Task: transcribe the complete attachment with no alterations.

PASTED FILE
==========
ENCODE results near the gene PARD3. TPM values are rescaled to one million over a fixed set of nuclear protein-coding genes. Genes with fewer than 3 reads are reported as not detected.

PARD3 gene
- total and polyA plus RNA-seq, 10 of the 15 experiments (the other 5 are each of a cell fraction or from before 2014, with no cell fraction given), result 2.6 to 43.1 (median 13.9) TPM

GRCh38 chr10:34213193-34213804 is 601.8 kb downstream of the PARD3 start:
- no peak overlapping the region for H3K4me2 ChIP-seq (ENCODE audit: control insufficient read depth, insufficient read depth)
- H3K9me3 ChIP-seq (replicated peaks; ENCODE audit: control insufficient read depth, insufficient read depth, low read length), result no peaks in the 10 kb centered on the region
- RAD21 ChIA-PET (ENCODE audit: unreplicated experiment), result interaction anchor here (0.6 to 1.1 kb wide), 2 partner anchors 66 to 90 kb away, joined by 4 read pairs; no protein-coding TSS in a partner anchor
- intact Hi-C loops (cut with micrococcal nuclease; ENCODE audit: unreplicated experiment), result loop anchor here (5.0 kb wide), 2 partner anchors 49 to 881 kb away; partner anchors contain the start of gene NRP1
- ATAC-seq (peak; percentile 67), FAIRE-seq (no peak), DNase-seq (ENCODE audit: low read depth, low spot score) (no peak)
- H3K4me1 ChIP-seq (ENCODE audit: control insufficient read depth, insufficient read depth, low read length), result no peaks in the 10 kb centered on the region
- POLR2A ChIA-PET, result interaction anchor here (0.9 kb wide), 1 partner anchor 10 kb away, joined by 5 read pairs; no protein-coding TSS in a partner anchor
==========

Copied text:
ENCODE results near the gene PARD3. TPM values are rescaled to one million over a fixed set of nuclear protein-coding genes. Genes with fewer than 3 reads are reported as not detected.

PARD3 gene
- total and polyA plus RNA-seq, 10 of the 15 experiments (the other 5 are each of a cell fraction or from before 2014, with no cell fraction given), result 2.6 to 43.1 (median 13.9) TPM

GRCh38 chr10:34213193-34213804 is 601.8 kb downstream of the PARD3 start:
- no peak overlapping the region for H3K4me2 ChIP-seq (ENCODE audit: control insufficient read depth, insufficient read depth)
- H3K9me3 ChIP-seq (replicated peaks; ENCODE audit: control insufficient read depth, insufficient read depth, low read length), result no peaks in the 10 kb centered on the region
- RAD21 ChIA-PET (ENCODE audit: unreplicated experiment), result interaction anchor here (0.6 to 1.1 kb wide), 2 partner anchors 66 to 90 kb away, joined by 4 read pairs; no protein-coding TSS in a partner anchor
- intact Hi-C loops (cut with micrococcal nuclease; ENCODE audit: unreplicated experiment), result loop anchor here (5.0 kb wide), 2 partner anchors 49 to 881 kb away; partner anchors contain the start of gene NRP1
- ATAC-seq (peak; percentile 67), FAIRE-seq (no peak), DNase-seq (ENCODE audit: low read depth, low spot score) (no peak)
- H3K4me1 ChIP-seq (ENCODE audit: control insufficient read depth, insufficient read depth, low read length), result no peaks in the 10 kb centered on the region
- POLR2A ChIA-PET, result interaction anchor here (0.9 kb wide), 1 partner anchor 10 kb away, joined by 5 read pairs; no protein-coding TSS in a partner anchor